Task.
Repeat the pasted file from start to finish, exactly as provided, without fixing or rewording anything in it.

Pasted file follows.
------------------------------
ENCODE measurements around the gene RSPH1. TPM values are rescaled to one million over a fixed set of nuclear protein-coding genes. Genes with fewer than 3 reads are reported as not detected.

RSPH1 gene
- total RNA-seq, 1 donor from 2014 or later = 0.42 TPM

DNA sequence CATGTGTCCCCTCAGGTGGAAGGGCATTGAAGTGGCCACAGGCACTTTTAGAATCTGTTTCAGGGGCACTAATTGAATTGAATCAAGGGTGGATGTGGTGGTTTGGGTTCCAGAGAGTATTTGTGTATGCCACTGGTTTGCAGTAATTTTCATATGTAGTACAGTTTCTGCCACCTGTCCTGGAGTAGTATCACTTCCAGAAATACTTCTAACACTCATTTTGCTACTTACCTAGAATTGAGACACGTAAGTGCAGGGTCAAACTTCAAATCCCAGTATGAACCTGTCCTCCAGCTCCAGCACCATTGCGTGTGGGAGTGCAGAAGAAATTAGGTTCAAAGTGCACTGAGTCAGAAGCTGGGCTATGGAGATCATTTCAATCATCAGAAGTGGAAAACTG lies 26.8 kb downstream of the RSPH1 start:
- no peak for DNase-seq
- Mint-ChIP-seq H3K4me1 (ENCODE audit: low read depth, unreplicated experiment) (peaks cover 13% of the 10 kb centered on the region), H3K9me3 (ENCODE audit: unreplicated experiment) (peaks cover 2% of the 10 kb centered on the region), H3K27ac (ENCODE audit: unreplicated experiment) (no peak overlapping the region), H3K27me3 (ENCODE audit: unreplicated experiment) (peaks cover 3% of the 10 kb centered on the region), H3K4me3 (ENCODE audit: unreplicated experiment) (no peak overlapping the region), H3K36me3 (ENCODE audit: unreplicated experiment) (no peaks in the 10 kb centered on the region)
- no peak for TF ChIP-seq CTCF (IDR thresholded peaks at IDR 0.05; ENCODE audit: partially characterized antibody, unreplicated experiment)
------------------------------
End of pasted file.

ENCODE measurements around the gene RSPH1. TPM values are rescaled to one million over a fixed set of nuclear protein-coding genes. Genes with fewer than 3 reads are reported as not detected.

RSPH1 gene
- total RNA-seq, 1 donor from 2014 or later = 0.42 TPM

DNA sequence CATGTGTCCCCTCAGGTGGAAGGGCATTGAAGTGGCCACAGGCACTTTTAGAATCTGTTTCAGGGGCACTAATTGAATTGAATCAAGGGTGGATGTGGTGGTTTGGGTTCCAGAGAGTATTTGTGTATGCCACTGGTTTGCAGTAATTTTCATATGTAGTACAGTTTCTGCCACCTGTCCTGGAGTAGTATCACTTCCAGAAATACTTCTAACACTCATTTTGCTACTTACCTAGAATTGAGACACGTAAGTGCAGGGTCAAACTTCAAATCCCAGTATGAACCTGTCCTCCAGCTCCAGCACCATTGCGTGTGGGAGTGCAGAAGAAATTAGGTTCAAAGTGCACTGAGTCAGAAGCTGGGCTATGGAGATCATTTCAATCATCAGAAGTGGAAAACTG lies 26.8 kb downstream of the RSPH1 start:
- no peak for DNase-seq
- Mint-ChIP-seq H3K4me1 (ENCODE audit: low read depth, unreplicated experiment) (peaks cover 13% of the 10 kb centered on the region), H3K9me3 (ENCODE audit: unreplicated experiment) (peaks cover 2% of the 10 kb centered on the region), H3K27ac (ENCODE audit: unreplicated experiment) (no peak overlapping the region), H3K27me3 (ENCODE audit: unreplicated experiment) (peaks cover 3% of the 10 kb centered on the region), H3K4me3 (ENCODE audit: unreplicated experiment) (no peak overlapping the region), H3K36me3 (ENCODE audit: unreplicated experiment) (no peaks in the 10 kb centered on the region)
- no peak for TF ChIP-seq CTCF (IDR thresholded peaks at IDR 0.05; ENCODE audit: partially characterized antibody, unreplicated experiment)